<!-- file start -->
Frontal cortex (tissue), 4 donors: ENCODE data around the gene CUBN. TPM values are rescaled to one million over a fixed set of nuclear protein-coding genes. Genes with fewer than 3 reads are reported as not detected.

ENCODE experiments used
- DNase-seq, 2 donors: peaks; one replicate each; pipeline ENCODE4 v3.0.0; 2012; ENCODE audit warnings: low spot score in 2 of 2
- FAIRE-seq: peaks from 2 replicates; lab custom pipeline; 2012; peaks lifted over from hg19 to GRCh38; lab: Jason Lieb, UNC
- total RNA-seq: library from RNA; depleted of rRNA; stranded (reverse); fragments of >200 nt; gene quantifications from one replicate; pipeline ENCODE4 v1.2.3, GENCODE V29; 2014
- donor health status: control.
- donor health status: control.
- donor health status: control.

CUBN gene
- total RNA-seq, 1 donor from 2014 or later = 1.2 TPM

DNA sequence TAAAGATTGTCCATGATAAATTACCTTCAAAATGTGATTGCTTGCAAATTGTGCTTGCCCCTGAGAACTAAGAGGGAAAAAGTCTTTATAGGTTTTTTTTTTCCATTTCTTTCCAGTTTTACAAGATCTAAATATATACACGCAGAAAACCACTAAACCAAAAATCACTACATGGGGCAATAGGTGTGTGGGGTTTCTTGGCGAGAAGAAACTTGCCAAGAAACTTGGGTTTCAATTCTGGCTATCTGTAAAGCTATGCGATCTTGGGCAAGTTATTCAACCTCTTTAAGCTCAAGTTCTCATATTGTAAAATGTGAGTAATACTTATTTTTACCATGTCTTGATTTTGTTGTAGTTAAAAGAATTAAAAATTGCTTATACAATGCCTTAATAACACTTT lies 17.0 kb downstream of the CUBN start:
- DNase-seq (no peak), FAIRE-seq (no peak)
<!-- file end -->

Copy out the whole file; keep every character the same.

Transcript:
Frontal cortex (tissue), 4 donors: ENCODE data around the gene CUBN. TPM values are rescaled to one million over a fixed set of nuclear protein-coding genes. Genes with fewer than 3 reads are reported as not detected.

ENCODE experiments used
- DNase-seq, 2 donors: peaks; one replicate each; pipeline ENCODE4 v3.0.0; 2012; ENCODE audit warnings: low spot score in 2 of 2
- FAIRE-seq: peaks from 2 replicates; lab custom pipeline; 2012; peaks lifted over from hg19 to GRCh38; lab: Jason Lieb, UNC
- total RNA-seq: library from RNA; depleted of rRNA; stranded (reverse); fragments of >200 nt; gene quantifications from one replicate; pipeline ENCODE4 v1.2.3, GENCODE V29; 2014
- donor health status: control.
- donor health status: control.
- donor health status: control.

CUBN gene
- total RNA-seq, 1 donor from 2014 or later = 1.2 TPM

DNA sequence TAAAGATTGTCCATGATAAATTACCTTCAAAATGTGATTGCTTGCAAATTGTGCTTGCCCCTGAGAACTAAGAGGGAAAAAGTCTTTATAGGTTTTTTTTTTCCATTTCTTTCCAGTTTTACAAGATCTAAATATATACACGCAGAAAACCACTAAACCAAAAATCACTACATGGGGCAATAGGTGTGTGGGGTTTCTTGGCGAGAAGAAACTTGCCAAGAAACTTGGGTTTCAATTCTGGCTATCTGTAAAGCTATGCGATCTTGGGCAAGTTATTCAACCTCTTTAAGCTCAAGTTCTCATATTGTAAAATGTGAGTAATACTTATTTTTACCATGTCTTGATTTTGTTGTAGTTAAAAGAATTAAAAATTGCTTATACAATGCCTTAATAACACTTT lies 17.0 kb downstream of the CUBN start:
- DNase-seq (no peak), FAIRE-seq (no peak)